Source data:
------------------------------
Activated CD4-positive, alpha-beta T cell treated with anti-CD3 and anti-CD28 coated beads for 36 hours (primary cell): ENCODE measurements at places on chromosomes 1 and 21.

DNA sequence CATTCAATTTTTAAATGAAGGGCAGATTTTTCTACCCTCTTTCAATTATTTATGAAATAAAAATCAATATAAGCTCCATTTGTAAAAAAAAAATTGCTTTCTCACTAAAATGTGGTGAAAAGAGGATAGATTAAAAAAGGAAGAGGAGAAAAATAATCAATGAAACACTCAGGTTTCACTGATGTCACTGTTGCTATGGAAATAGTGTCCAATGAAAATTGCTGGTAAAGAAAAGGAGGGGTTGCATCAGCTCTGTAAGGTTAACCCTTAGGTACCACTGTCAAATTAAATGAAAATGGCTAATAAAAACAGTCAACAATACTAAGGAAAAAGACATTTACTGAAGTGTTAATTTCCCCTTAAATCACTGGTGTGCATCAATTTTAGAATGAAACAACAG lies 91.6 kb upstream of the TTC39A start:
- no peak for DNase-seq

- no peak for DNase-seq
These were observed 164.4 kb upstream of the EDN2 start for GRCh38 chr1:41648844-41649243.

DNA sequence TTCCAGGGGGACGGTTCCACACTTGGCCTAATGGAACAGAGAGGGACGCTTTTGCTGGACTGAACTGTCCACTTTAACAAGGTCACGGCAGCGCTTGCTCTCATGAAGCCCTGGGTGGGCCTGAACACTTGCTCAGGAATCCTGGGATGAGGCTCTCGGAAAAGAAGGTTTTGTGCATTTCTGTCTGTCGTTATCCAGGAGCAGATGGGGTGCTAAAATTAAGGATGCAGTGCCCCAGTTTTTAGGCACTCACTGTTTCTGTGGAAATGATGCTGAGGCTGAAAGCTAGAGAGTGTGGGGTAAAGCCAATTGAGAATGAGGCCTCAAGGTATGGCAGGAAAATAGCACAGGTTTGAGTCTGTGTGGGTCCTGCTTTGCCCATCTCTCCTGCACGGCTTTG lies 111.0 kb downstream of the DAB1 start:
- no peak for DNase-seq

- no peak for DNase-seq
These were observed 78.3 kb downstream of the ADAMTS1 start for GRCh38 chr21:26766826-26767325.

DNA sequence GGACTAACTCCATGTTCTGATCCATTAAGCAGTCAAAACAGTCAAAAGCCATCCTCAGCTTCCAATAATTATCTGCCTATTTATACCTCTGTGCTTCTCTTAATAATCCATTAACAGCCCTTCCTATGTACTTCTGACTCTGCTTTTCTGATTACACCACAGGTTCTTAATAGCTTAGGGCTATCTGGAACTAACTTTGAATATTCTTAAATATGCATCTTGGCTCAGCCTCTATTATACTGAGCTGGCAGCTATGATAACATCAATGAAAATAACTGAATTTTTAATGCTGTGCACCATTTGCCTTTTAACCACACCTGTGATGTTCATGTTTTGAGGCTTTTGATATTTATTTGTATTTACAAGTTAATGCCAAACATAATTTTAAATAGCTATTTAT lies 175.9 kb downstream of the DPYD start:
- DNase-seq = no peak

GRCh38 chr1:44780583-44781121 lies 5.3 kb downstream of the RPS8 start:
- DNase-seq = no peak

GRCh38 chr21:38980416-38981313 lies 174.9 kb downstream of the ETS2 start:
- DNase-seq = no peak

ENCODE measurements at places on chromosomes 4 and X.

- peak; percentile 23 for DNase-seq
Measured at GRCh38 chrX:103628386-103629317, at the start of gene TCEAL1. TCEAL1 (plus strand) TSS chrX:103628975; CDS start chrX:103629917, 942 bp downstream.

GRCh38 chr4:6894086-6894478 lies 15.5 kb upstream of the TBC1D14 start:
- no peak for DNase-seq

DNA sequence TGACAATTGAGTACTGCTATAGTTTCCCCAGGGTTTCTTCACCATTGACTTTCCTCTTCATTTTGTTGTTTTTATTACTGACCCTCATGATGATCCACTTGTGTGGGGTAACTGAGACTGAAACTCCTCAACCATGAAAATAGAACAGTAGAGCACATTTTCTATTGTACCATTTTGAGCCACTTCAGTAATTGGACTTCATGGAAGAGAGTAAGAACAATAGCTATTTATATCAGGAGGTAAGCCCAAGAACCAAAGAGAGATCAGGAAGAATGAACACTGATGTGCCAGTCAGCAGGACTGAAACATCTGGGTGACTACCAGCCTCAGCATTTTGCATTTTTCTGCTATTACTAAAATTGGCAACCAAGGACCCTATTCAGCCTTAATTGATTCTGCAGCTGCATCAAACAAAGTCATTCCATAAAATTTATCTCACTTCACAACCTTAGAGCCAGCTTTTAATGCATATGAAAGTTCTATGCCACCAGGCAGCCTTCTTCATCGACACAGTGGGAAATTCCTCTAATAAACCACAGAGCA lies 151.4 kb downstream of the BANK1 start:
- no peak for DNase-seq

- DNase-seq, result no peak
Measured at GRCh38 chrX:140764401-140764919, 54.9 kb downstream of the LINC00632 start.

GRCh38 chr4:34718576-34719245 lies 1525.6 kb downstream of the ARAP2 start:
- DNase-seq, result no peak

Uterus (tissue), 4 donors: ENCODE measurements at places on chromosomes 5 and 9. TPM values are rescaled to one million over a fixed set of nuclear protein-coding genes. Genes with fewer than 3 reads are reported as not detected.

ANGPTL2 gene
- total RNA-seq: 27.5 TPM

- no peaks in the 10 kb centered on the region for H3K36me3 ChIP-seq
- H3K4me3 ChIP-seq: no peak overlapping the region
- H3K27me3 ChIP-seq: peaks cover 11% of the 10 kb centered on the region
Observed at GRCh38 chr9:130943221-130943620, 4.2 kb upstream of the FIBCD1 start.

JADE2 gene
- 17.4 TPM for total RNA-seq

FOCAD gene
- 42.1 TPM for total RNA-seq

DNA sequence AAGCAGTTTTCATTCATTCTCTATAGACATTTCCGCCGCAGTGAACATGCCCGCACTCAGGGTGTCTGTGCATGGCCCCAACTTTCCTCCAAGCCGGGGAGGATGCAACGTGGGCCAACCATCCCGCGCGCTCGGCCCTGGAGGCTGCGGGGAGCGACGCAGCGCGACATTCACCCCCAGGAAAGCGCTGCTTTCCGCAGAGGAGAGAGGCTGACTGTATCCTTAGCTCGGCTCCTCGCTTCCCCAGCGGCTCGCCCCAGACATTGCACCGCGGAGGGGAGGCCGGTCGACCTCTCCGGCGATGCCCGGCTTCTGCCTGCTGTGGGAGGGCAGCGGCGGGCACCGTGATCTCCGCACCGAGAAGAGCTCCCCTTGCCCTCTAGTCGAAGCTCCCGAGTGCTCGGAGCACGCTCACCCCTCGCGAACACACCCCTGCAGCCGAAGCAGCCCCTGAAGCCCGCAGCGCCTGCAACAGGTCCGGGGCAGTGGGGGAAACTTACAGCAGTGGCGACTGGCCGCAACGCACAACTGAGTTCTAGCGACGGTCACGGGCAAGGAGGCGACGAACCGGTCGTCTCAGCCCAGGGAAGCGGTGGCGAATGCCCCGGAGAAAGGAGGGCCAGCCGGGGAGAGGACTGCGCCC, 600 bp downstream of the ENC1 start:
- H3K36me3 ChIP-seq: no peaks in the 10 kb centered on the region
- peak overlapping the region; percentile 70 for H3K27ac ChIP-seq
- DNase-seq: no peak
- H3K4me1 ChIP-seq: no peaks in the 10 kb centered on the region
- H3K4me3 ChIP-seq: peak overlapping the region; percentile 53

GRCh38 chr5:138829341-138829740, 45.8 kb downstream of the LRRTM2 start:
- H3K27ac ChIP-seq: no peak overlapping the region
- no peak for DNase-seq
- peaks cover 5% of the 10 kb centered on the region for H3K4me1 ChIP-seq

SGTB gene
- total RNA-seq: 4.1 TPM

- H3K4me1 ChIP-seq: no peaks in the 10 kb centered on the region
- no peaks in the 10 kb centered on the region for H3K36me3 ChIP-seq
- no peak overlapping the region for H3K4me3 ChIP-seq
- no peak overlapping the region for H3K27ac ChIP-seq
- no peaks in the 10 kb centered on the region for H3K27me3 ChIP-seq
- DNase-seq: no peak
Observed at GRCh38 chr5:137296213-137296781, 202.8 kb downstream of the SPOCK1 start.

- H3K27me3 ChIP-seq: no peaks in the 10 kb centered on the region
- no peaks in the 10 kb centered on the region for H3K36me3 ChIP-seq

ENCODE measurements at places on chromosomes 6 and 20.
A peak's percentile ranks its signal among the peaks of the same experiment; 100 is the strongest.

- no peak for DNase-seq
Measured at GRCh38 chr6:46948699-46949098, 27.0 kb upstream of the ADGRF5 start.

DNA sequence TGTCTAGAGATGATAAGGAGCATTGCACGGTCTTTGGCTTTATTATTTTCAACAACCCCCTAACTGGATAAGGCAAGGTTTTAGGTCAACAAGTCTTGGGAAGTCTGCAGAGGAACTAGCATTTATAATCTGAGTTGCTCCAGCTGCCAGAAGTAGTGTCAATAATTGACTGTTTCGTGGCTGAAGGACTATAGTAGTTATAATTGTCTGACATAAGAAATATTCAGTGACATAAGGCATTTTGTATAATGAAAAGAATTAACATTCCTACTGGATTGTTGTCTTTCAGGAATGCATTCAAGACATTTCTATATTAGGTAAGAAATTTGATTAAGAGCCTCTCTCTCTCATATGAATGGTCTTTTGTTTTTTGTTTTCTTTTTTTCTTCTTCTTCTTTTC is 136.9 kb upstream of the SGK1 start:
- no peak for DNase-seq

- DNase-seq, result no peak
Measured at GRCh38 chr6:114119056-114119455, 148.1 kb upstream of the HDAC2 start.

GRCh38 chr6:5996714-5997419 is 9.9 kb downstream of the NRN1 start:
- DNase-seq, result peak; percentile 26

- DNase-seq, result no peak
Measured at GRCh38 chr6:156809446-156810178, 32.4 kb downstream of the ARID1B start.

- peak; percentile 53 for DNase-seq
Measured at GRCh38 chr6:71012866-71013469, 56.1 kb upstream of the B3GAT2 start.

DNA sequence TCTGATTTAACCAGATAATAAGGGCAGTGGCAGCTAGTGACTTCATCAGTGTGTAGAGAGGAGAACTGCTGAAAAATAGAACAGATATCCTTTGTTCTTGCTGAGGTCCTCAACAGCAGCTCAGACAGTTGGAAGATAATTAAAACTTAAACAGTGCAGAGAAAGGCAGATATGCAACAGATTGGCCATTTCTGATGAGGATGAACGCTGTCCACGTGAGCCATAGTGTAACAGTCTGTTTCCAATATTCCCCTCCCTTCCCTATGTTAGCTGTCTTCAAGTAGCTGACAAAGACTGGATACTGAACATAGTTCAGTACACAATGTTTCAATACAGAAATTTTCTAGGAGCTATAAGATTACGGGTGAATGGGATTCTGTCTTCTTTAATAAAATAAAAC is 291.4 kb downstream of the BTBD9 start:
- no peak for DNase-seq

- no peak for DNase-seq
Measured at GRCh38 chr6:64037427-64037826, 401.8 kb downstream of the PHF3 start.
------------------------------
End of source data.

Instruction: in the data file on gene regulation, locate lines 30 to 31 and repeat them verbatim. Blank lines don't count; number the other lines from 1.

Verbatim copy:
- no peaks in the 10 kb centered on the region for H3K36me3 ChIP-seq
- H3K4me3 ChIP-seq: no peak overlapping the region